I received an email with the following question, and my response...below.  If you have experiences with cut-stump on beech (or other species that root sucker), please share your story and pictures.


if i do a cut stump treatment to control beech suckering, will roundup leach to or kill any trees near the applied beech stump?

this is my only concern about the application of roundup, I'm nervous about killing off oaks cherries and maples in the surrounding forest through the root systems. in your experience have you seen any sort of kill off of these trees from cut stump with roundup?


In the research that I did, and that of the USFS there was never (0%) any evidence of movement of glyphosate (the active ingredient in Roundup) to species other than beech.  We monitored adjacent upper canopy trees for 12 months following treatment and there were no changes in the health rating assigned to the crown of adjacent trees.  Also, glyphosate binds to soil organic matter and is non-active and non-mobile in the soil...if you spill some there shouldn't be any problems (but of course try not to spill).  Glyphosate is the most mobile of herbicides within the beech root system, but is non-mobile to other species. 


You will want to use at least 25% active ingredient of glyphosate and as soon after cutting the beech as possible.  The glyphosate will move to the tallest root suckers you leave, so if there are numerous 3" to 5" diameter suckers those will preferentially take the glyphosate and allow less to move to the smaller beech whips.  So, the number of saplings in the different diameter classes matters.  The moral of this story is that if you have large saplings, try to cut and treat (and treat) as many as possible to allow for sufficient movement of glyphosate to the smaller stems.

Here's a picture of a stand at the Arnot Forest that we will need to devise a "beech plan" for.  Likely a combination of basal drill-n-fill just prior to harvest, with post harvest foliar and Garlon 4/triclopyr basal bark.  Picture by Brett Chedzoy

Views: 318

Reply to This

Replies to This Discussion

Very helpful. Thanks. Understood it very clearly until the last sentence. Basal drill-n-fill and foliar Garlon 4/triclopyr basal bark sound different from spraying the exposed end-grain of a cut stump.

In these same stands of beech that show heavy infestation by Beech Bark Disease (BBD), we are finding a handful of large, healthy trees that have no visible signs of BBD.  We plan to preserve these Beech in the upcoming harvest and do some further experiments & research to see if these apparently resistant trees can be propagated - and if their progeny will also show the same level of resistance (yes, this will take years!).  Beech has a lot of positive qualities: it's tolerant of shade, resistant to deer browsing, has valuable lumber (look at European Beech as an example), and is one of the top food sources for wildlife.  But its major drawback is the susceptibility to BBD, which in trees of little to no value for wood and wildlife, and which aggravates the problem of "beech brush" in the woods.

I'll be interested to hear how your experiments progress. We also have, in one particular stand, a relatively high percentage (but still less than 50%) of healthy beech trees. Are mature, healthy trees, over 12" dbh, necessarily genetically "immune" to BBD, or were they just big and robust enough by the time the infestation arrived, to resist infection? Will cut-stump treatment affect nearby healthy trees more than 6" dbh in addition to the beech saplings?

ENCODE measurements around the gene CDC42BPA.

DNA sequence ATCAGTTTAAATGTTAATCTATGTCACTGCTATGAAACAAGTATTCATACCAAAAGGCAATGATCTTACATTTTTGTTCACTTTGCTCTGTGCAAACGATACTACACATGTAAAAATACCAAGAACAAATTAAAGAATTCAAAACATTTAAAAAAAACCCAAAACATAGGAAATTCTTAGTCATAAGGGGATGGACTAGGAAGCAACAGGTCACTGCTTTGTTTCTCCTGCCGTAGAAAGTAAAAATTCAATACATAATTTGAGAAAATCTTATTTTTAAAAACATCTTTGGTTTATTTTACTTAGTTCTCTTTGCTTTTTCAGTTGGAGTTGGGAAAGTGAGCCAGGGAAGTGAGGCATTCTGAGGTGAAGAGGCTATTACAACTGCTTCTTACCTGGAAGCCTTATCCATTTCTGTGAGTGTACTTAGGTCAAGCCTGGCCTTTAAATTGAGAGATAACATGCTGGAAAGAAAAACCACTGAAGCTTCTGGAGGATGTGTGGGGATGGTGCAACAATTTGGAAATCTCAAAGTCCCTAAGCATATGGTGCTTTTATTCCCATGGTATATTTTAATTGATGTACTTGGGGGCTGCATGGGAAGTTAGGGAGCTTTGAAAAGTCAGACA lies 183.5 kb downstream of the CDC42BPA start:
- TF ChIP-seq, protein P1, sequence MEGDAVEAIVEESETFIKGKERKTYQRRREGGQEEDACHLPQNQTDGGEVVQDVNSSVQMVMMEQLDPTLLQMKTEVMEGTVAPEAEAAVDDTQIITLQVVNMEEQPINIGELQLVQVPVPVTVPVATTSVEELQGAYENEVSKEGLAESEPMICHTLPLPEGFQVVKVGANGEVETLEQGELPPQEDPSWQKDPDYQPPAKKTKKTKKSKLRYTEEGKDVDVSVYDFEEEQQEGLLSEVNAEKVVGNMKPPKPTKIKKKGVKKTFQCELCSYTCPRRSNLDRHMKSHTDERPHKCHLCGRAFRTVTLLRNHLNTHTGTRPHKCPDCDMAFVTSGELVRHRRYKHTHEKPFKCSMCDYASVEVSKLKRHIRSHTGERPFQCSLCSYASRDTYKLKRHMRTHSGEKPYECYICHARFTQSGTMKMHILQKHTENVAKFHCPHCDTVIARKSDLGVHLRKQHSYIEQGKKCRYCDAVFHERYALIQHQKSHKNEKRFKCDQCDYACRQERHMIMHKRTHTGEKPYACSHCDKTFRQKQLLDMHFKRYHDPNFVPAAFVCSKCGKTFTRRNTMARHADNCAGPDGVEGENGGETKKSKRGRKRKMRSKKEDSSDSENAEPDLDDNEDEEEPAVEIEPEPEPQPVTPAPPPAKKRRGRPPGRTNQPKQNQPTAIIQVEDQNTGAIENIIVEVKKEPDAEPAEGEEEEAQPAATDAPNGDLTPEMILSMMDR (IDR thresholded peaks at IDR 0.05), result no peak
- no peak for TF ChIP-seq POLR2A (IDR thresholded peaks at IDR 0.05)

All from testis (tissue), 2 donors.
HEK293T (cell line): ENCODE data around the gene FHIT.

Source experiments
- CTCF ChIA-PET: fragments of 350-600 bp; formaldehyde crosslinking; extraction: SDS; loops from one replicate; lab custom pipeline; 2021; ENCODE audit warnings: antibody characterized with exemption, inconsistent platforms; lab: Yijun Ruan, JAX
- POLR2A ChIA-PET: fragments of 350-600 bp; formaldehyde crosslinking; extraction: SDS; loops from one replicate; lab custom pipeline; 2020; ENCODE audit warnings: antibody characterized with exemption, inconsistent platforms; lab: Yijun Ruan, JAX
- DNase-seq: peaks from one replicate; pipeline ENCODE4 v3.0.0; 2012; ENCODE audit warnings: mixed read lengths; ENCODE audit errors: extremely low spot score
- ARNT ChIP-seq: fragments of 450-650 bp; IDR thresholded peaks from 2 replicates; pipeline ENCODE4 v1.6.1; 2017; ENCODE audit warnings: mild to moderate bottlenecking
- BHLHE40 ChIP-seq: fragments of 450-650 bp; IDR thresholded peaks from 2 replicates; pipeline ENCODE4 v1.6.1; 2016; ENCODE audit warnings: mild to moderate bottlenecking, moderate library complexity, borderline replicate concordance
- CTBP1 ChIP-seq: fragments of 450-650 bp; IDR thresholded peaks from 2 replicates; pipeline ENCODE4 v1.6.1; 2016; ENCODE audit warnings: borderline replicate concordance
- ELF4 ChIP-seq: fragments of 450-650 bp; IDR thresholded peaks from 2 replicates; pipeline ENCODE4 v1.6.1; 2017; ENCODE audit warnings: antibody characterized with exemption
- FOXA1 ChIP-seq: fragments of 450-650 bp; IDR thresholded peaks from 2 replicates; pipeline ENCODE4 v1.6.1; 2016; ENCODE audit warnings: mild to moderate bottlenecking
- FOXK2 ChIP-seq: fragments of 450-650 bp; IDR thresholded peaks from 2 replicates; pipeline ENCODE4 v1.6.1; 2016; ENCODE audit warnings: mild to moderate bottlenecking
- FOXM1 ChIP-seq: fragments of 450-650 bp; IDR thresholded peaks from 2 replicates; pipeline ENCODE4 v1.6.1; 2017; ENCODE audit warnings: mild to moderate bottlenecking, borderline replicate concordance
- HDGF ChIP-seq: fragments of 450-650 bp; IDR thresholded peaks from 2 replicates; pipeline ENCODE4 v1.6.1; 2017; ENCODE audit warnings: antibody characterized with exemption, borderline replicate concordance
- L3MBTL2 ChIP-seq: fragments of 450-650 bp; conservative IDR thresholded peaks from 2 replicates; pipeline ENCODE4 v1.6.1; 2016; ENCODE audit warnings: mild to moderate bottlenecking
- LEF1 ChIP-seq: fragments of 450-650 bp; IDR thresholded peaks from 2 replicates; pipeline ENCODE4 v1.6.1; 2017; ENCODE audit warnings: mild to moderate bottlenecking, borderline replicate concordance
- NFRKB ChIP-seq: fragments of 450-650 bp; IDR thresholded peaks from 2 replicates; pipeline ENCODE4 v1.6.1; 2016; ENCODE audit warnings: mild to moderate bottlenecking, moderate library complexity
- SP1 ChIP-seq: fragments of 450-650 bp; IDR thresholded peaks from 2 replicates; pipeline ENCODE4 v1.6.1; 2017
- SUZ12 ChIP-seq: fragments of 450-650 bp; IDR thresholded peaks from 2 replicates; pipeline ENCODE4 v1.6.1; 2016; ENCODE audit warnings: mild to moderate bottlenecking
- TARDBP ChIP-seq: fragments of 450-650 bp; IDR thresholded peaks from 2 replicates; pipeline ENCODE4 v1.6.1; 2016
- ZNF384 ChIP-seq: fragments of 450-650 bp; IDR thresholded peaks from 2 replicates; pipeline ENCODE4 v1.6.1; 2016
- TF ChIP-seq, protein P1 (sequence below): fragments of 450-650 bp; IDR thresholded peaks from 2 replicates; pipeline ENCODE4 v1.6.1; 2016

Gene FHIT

Jim,  those are good questions and Peter will likely have more to add to the following:

  • I don't believe diameter (beyond the small pole stage) has any influence in susceptibility to BBD, though it's not uncommon to see small poles that show no signs of BBD.  The trees that we've identified at the Arnot are in the small sawtimber diameter range ~12-16" DBH) and are surrounded by heavily affected trees.

  • After thinning around these apparently resistant trees, we want to control resprouting from the infected beech.  Not quite sure how we'll accomplish that yet, but will probably carefully experiment with non-glyphosate herbicides with reportedly low movement in root systems.

  • the long-term plan is to figure out what makes these beech resistant, and try to propagate them for eventual dissemination.  If you can't beat them, join 'em.

as this project moves forward, we will likely be looking for other apparently BBD-resistant beech in other locations.

Hi Jim:

i echo all of Brett's comments.

Cut stump will move at least 50 ft from the treated stump to other beech that are connected.  Big stumps have big root systems and a wide network of suckers.  

Often reported (I haven't seen the research) is that 1% of beech clones (not 1% of stems) are BBD resistant.  My sense is that resistance is best indicated by a clean tree in the midst of infected trees.  BBD can infest trees of almost any size; at least I've seen them infected as small as 5" dbh.  I am not aware that they get too big to become infected.

Brett was describing an area at the Arnot Teaching and Reserch where we're planning a 30+ acre seed tree regeneration harvest.  There are a couple beech >12" dbh that have no sign of BBD. The rest look like the picture above. In the areas near our "clean" beech we will likely take the following steps.  The goal is to control beech except for those stems that are genetically identical to the clean beech.  We won't know if the root suckers are identical or not, so protection will focus on the large diameter clean stems.

  1. Prior to harvest, mark the clean beech as "leave" trees so they are not cut. Talk with loggers to make sure they avoid damage to these trees.
  2. Prior to harvest, identify an area about a chain or more in radius (66 ft) to be careful with movement of herbicide through the roots.  We only have a couple areas, so this isn't onerous.  Because we only have a few clean beech, we won't take any chances. We probably won't mark the boundary, just apply the treatment in step #3 before moving to #4.